Source: Leonardo Power Quality Initiative (LPQI) Power Quality Application Guide Voltage Disturbances 5.4.2 Standard EN 50160
Electrical energy is a product and, like any other product, should satisfy the proper quality requirements. If electrical equipment is to operate correctly, it requires electrical energy to be supplied at a voltage that is within a specified range around the rated value. A significant part of the equipment in use today, especially electronic and computer devices, requires good power quality (PQ). However, the same equipment often causes distortion of the voltage supply in the installation, because of its non-linear characteristics, i.e. it draws a non-sinusoidal current with a sinusoidal supply voltage (see Section 3.1 of this Guide). Thus, maintaining satisfactory PQ is a joint responsibility for the supplier and the electricity user. According to standard EN 50160  the supplier is the party who provides electricity via a public distribution system, and the user or customer is the purchaser of electricity from a supplier. The user is entitled to receive a suitable quality of power from the supplier. In practice the level of PQ is a compromise between user and supplier. Where the available PQ is not sufficient for the user’s needs, PQ improvement measures will be needed and will be the subject of a cost-benefit analysis (see Section 2.5 of this Guide). However, the cost of poor PQ usually exceeds the cost of measures required for improvement – it is estimated that losses caused by poor power quality cost EU industry and commerce about € 10 billion per annum (see Section 2.1 of this Guide).
However, electrical energy is a very specific product. The possibility for storing electricity in any significant quantity is very limited so it is consumed at the instant it is generated. Measurement and evaluation of the quality of the supplied power has to be made at the instant of its consumption. The measurement of PQ is complex, since the supplier and user, whose sensitive electrical equipment is also a source of disturbances, have different perspectives.
Standard IEC 038  distinguishes two different voltages in electrical networks and installations:
- supply voltage, which is the line-to-line or line-to-neutral voltage at the point of common coupling, i.e. main supplying point of installation
- utility voltage, which is the line-to-line or line-to-neutral voltage at the plug or terminal of the electrical device.
The main document dealing with requirements concerning the supplier’s side is standard EN 50160, which characterises voltage parameters of electrical energy in public distribution systems. This is a European standard but it is supplemented in some regions or countries by other supplemental standards, such as  in Germany, or  in Poland. Many regional codes, such as the German TAB  apply to an individual utility, but these are being unified as part of the liberalisation of the German electricity market. According to IEC 038, both standard EN 50160 and rules [3,4] concern the supply voltage, i.e. that measured at the point of common coupling.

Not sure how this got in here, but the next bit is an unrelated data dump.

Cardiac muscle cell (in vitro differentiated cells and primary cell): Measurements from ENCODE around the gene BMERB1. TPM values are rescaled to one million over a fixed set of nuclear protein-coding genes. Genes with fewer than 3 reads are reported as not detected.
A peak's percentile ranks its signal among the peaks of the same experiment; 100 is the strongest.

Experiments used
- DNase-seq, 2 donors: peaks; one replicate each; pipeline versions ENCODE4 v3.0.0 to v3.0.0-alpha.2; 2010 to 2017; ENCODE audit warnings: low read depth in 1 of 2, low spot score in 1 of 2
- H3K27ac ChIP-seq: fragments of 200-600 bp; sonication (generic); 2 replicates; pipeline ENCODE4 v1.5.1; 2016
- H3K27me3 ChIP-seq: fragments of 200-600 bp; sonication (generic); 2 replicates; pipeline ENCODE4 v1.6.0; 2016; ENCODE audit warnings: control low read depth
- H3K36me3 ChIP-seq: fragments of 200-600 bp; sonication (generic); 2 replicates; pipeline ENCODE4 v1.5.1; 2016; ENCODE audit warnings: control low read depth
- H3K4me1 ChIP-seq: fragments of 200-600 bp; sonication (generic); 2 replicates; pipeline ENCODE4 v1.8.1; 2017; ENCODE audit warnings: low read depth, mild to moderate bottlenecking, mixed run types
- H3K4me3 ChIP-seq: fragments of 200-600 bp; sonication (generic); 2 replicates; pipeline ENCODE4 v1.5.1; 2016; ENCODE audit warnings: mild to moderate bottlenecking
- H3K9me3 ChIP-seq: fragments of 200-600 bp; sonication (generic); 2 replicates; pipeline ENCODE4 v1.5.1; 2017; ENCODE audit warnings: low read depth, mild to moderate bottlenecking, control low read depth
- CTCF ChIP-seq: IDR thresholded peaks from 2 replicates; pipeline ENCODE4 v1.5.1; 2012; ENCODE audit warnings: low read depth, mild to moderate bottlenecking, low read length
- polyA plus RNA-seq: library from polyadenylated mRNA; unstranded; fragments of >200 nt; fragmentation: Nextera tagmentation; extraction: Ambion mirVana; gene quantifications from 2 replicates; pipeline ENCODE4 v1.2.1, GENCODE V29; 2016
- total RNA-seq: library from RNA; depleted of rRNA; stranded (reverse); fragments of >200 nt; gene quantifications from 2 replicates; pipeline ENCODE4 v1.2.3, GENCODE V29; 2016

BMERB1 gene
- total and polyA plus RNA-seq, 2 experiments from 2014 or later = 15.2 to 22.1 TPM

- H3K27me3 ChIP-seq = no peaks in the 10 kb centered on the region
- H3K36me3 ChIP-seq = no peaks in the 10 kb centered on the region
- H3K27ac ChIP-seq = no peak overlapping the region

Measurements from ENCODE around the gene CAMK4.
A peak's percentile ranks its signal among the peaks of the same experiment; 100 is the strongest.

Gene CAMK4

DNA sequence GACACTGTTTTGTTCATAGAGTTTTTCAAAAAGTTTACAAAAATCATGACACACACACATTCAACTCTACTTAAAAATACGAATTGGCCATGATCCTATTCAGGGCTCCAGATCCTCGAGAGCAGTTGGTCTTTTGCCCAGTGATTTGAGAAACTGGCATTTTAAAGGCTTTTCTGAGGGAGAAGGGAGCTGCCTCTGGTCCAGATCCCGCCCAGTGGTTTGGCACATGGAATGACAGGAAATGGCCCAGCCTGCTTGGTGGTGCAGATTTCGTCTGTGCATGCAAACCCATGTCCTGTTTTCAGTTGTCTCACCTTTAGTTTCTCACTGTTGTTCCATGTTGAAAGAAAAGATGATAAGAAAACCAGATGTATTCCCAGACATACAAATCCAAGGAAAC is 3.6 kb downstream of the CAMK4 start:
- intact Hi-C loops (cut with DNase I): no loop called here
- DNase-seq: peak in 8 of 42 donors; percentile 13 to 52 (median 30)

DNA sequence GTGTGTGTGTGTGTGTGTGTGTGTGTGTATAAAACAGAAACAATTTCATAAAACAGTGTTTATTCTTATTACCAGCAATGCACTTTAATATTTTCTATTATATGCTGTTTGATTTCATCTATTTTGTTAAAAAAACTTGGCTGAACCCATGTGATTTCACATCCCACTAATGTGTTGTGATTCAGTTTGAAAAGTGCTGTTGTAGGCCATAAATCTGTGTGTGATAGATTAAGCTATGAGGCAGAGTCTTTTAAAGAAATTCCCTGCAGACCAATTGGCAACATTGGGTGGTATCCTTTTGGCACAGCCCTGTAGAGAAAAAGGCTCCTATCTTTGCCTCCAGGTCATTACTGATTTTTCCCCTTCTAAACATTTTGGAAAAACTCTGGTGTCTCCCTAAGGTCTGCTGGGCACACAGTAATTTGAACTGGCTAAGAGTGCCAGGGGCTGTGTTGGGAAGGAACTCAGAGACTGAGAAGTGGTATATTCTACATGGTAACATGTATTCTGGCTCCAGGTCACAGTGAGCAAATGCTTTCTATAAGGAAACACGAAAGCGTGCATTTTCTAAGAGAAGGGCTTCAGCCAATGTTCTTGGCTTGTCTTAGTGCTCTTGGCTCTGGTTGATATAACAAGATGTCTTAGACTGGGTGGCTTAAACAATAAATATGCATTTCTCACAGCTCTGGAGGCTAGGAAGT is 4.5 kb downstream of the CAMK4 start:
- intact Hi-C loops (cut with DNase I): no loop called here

On the user’s side, it is the quality of power available to the user’s equipment that is important. Correct equipment operation requires the level of electromagnetic influence on equipment to be maintained below certain limits. Equipment is influenced by disturbances on the supply and by other equipment in the installation, as well as itself influencing the supply. These problems are summarised in the EN 61000 series of EMC standards, in which limits of conducted disturbances are characterised. Equipment sensitivity to utility voltage quality, as well as mitigation measures, are presented in Section 3 (Harmonics) and Section 5 (Voltage Disturbances) of this Guide.
The subject of this section is a detailed presentation of standard EN 50160 and an analysis of its requirements according to the operation of chosen equipment. Methods of measuring supply voltage parameters are also presented.
Basic definitions of voltage parameters
In standard EN 50160 several voltage parameters are defined. The most important are:
Supply voltage – the rms value of the voltage at a given moment at the point of common coupling, measured over a given time interval.
Nominal voltage of the system (Un) – the voltage by which a system is designated or identified and to which certain operating characteristics are referred.
Declared supply voltage (Uc) – is normally the nominal voltage Un of the system. If, by agreement between the supplier and the user, a voltage different from the nominal voltage is applied to the terminal, then this voltage is the declared supply voltage Uc.
Normal operating condition – the condition of meeting load demand, system switching and clearing faults by automatic system protection in the absence of exceptional conditions due to external influences or major events.
Voltage variation – is an increase or decrease of voltage, due to variation of the total load of the distribution system or a part of it.
Flicker – impression of unsteadiness of visual sensation induced by a light stimulus, the luminance or spectral distribution of which fluctuates with time.
Flicker severity – intensity of flicker annoyance defined by the UIE-IEC flicker measuring method and evaluated by the following quantities: